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Lígia O. Martins Lab

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The research activities are in the field of Molecular Biotechnology at the interface of protein science and protein technology, and involve the selection, structure-function characterization, and engineering of promising enzymes for environmental and industrial applications.

Lígia O. Martins
Associate Professor
PhD in Biotechnology, IST-UL

Phone (+351) 214469534 | Extension 1534
Email lmartins@itqb.unl.pt | Lab website

Research Interests

Biocatalysis is considered a key component for developing a sustainable bio-economy, and enzymes are used as biocatalysts in various industries. Enzymes are sustainable, selective, and efficient, offering multiple benefits, such as cleaner reactions and increased specificity, with lower energy requirements.

In recent years, we have successfully established a research program focused on investigating a variety of bacterial oxidoreductases. The target enzymes are laccases and metallo-oxidases from the family of multicopper oxidases, NAD(P)H: FMN-dependent quinone/azo dye reductases (azoreductase), DyP-type peroxidases from a new microbial family of heme peroxidases, FAD-dependent pyranose 2-oxidase, with importance in diagnosis and carbohydrate chemistry, and recently, isoeugenol monooxygenases that convert a lignin-related phenolic, isoeugenol into vanillin. We investigate their mechanistic and structural properties and use protein-engineering methodologies, including directed evolution, improving the enzyme´s performance and robustness. Additionally, using multidisciplinary approaches, we explore these enzymes' efficiency in degrading synthetic and natural amine and phenolic aromatic substrates and synthesizing aromatic added-value compounds. The final goal is the design of biological systems for new functions, a fundamental tenet of synthetic biology, by exploring the catalytic properties of multiple and improved enzymes and cells to produce industrially relevant compounds, contributing to the intelligent and circular use of natural resources.


Group Members

  • Lígia O Martins, Head of the laboratory

  • Paulo Durão, Associate Investigator

  • Vânia Brissos, Junior Investigator

  • Patrícia Borges, Junior Investigator

  • Diogo Silva, Ph.D. Student

  • André Taborda, Ph.D. student

  • Mario De Simone, Ph.D. student

  • Carolina Ferro Rodrigues, Ph.D. student

  • Tomás Frazão, Ph.D. student

  • Magalí Scoccozza, Ph.D. student (co-supervision Daniel Murgida, UBA, Argentina)

  • Catarina Barbosa, Ph.D. student (co-supervision Smilja Todorovic, ITQB NOVA)

  • Catarina Coelho, Ph.D. student (co-supervision Igor Tiago, Univ Coimbra)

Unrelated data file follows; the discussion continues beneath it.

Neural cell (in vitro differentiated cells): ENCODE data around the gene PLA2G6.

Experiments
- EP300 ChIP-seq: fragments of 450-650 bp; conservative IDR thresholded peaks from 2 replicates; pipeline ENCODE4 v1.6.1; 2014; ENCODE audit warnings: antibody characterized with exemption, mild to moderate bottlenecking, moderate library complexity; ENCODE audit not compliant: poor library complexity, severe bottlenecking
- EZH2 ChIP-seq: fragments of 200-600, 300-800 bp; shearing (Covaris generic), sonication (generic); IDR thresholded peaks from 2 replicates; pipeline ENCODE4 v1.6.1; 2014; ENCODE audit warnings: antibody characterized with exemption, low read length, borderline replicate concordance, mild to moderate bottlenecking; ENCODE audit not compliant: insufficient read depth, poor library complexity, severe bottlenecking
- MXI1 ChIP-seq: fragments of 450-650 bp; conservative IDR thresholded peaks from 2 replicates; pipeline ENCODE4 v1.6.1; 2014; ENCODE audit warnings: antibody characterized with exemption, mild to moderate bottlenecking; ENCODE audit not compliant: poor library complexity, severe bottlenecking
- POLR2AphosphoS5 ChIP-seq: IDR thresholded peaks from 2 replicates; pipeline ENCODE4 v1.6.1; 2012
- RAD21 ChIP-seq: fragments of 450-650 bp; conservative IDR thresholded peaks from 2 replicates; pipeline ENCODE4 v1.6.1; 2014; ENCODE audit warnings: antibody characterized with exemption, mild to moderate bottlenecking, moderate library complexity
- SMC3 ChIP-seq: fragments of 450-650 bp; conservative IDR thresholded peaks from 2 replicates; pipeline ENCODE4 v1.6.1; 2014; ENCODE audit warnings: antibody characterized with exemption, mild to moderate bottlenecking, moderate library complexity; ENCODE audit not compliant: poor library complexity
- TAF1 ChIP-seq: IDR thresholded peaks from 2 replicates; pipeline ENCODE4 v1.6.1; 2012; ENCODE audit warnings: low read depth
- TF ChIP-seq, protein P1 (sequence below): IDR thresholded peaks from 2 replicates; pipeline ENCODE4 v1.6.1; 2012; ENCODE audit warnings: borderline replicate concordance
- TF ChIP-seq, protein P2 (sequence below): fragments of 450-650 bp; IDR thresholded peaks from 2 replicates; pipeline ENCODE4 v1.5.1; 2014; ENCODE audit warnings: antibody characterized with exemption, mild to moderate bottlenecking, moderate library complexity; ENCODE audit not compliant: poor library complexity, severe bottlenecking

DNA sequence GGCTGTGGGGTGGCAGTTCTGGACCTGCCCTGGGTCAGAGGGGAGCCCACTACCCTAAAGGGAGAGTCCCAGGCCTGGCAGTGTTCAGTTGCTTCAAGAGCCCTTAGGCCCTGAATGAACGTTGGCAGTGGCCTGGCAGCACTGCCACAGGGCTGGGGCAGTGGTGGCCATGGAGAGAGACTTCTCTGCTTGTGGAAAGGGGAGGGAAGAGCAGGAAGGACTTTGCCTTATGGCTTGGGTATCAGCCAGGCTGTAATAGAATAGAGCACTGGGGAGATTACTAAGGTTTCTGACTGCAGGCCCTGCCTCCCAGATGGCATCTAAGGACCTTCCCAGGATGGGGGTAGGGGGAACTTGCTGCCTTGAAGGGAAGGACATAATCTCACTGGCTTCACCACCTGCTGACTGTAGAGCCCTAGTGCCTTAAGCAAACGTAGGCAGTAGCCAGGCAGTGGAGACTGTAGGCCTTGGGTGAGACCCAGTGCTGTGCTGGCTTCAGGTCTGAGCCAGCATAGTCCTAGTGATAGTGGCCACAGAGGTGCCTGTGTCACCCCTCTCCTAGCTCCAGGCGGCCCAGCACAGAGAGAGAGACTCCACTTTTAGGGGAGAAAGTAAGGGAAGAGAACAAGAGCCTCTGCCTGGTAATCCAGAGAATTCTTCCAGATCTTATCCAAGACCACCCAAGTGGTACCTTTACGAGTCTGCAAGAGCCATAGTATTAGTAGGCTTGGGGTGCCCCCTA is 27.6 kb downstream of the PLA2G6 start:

• Carolina Dias, MS.c. student

  • Zhenjia Chen, Invited Scientist

 

Recent Publications

  1. Borges, PT, Silva, D, Silva, TFD, Brissos, V., Canellas, M, Lucas, MF, Masgrau, L, Melo, EP, Machuqueiro, M, Frazão, C, Martins, LO. 2022. Unveiling Molecular Details behind Improved Activity at Neutral to Alkaline pH of an Engineered DyP-type Peroxidase. Comp Struct Biotechnol J 20:3899-3910

  2. De Simone, M, Alvigini, L, Alonso-Cotchico, L, Brissos, V, Caroli, J, Lucas, MF, Monza, E, Melo, EP, Mattevi, A, Martins, LO 2022. Improving NOV1 Oxygenase for the Conversion of Lignin-Derived Isoeugenol to Vanillin. Biochemistry.  https://doi.org/10.1021/acs.biochem.2c00168

  3. Brissos, V, Borges, PT, Nunez, R, Lucas, MF, Frazão, C, Monza, E, Masgrau, L, Cordeiro, TN, Martins, LO. 2022. Distal mutations shape substrate-binding sites during evolution of a metallo-oxidase into a laccase ACS Catal 12: 5022-5035

  4. Borges, PT, Brissos, V, Hernandez, G, Masgrau, L, Lucas, MF, Monza, E, Frazão, C, Cordeiro, TN, Martins, LO. 2020. Methionine-Rich loop of multicopper oxidase McoA follows open-to-close transitions with a role in enzyme catalysis. ACS Catal 10, 7162-7176

Laboratory's Website

For further information please visit the laboratory's website

  

Tecnologia Microbiana e Enzimática (PT)

O nosso laboratório estuda microrganismos e enzimas com potencial para aplicações biotecnológicas (ambientais e industriais). Estudamos a correlação entre a estrutura de enzimas, nomeadamente lacases bacterianas, com a sua função. Para isso são utilizadas várias metodologias que envolvem técnicas de Microbiologia, Biologia Molecular, Bioquímica e Biofísica. Também temos colaborações estabelecidas com outros grupos o que nos permite realizar uma caracterização o mais completa possível das enzimas que estudamos. Por técnicas de mutagénese dirigida estudamos quais as zonas das proteínas importantes para a catálise uma vez que estudamos o efeito da substituição de resíduos de aminoácidos específicos nas caracteristicas das enzimas.

Eventualmente, esperamos que algumas das substituições que fazemos possam gerar enzimas mais eficazes para utilizações biotecnológicas. Tendo este objectivo em mente, estamos neste momento a optimizar técnicas de Evolução Dirigida, em que utilizamos estratégias de mutagénese aleatória seguidas de rastreio para propriedades importantes sob o ponto de vista biotecnológico (por exemplo, maior estabilidade e utilização de substratos não naturais), de forma a encontrar biocatalisadores robustos e melhorados para utilização industrial.

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